• Achieve a positive mindset. If a client has entered the store, it is a signal she is ready to dream and enjoy life. A skillful sales associate will compassionately help clients pivot from negative to positive topics, creating the very experience the client was seeking.

  • Learn how to effectively communicate and demonstrate empathy and feelings to clients while wearing masks. This skill will be particularly important in new client relationships. Tone, body language, humor and emotional acumen will be essential to build rapport when clients are seeing a physical barrier between sales associates and themselves.

  • Reimagine how to inspire clients to “dream” rather than being overly concerned that luxury items are not essential today. High-net-worth clients may be more ready to purchase than sales associates perceive them to be. If the client is in the store, it signals she is eager to enjoy and dream.

  • Enrich client relationships. This crisis has revealed to retailers and sales associates alike an opportunity to deepen relationships. In the coaching I do, I notice many sales associates stay in regular contact with a small percentage of their total number of clients. Why, when relationships are most craved, are sales associates missing this important opportunity? There is power in developing relationships before they are needed. Digital CRM does not create as high a level of intimacy and connection that sales associates can create. Where there are authentic relationships with an associate, clients will be quicker to return to visit the store. And, unless associates can engage with clients on topics other than product when the client is in the store, it is not a full and authentic relationship.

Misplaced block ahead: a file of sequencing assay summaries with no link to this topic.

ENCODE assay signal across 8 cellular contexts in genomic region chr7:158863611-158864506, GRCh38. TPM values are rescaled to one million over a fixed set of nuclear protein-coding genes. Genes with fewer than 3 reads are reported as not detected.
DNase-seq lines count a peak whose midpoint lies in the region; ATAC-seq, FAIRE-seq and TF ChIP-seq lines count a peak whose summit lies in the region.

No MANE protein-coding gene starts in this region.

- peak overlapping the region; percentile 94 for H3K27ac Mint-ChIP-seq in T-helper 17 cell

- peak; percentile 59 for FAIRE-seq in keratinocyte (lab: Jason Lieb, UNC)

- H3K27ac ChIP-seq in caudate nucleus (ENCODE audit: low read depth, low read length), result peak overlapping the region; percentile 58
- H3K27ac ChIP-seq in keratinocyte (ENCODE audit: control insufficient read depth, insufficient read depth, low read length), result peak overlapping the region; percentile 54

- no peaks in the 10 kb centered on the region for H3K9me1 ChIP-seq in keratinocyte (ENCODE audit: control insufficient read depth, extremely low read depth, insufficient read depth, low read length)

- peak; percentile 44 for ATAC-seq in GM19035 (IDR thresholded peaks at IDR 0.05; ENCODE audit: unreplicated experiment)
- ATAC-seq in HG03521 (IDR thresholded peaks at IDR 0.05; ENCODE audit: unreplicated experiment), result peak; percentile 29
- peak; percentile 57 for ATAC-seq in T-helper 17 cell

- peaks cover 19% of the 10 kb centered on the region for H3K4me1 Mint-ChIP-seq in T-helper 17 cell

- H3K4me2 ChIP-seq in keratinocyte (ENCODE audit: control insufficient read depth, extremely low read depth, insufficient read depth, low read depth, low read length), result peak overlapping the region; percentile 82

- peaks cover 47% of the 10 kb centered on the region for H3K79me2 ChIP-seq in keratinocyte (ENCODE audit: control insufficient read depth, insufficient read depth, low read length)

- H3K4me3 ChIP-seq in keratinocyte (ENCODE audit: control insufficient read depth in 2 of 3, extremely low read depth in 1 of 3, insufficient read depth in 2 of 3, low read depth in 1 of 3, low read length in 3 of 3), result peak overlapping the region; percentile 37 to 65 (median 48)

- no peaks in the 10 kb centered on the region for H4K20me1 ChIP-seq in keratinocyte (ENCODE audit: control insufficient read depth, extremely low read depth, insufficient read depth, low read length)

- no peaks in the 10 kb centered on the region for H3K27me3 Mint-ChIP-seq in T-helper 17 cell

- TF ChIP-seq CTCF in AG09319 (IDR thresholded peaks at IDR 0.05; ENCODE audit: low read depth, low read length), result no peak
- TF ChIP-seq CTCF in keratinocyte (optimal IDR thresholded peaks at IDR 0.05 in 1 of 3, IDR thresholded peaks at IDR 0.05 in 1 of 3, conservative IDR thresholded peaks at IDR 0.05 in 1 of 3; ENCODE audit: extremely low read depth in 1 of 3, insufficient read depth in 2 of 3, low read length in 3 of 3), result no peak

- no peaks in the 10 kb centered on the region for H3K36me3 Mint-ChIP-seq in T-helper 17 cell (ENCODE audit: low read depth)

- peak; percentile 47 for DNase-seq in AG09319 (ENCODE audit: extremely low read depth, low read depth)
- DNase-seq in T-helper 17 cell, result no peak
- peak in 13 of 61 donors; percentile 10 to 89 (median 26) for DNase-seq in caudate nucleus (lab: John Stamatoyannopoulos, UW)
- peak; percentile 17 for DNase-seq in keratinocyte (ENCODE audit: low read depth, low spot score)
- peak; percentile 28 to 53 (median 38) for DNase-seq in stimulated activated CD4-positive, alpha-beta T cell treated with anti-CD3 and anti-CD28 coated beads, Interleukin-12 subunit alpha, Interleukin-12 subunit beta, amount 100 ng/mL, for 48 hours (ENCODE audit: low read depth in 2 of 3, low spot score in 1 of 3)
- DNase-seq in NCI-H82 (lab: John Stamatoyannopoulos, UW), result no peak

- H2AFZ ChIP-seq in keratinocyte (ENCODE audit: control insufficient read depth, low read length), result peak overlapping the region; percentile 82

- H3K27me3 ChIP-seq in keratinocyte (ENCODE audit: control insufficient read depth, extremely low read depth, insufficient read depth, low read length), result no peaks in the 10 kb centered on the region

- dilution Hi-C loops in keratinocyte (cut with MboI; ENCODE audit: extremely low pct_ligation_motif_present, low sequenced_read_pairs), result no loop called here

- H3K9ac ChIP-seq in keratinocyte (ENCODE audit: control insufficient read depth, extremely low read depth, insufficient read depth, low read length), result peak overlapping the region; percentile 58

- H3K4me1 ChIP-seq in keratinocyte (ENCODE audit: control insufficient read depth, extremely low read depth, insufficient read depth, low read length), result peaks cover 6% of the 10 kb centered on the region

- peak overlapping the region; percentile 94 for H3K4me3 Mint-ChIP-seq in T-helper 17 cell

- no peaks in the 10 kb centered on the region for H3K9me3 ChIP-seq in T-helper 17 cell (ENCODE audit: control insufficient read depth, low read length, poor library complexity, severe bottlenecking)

• Sell virtually. This crisis has shown us how much we rely on being face-to-face. Yet, we have also found new ways to do business that we were convinced needed to happen in person. Yet, with new skills, sales associates can sell virtually by appointment, while creating an authentic experience that drives sales.

  • Resilience. It is a manager’s role to help associates self-regulate and pivot from negative to positive thinking. Some managers are natural cheerleaders. Yet, more than cheerleading will be necessary. Sales managers with the right skills will help associates to stay calm, engaged and productive. This is such an important topic, that I will focus on it in the coming weeks.

THERE IS GOOD reason to believe that luxury retailers who want to get it right post-crisis will focus on making sure that these skills are in place for their luxury sales teams and will have a faster return-to-sales curve than those who place their emphasis only on operational issues.

Re-boarding is truly one of the missing crisis-recovery strategies any luxury retailer can undertake.

Martin Shanker is founder/president of Shanker Inc. Martin Shanker is founder/president of Shanker Inc.

Martin Shanker is president of Shanker Inc., a New York-based global consultancy working with luxury brands developing sales teams to stay relevant in these evolving times. Clients include Chanel, LVMH, Cartier, Van Cleef & Arpels, Burberry, Tod’s and Lane Crawford. Reach him at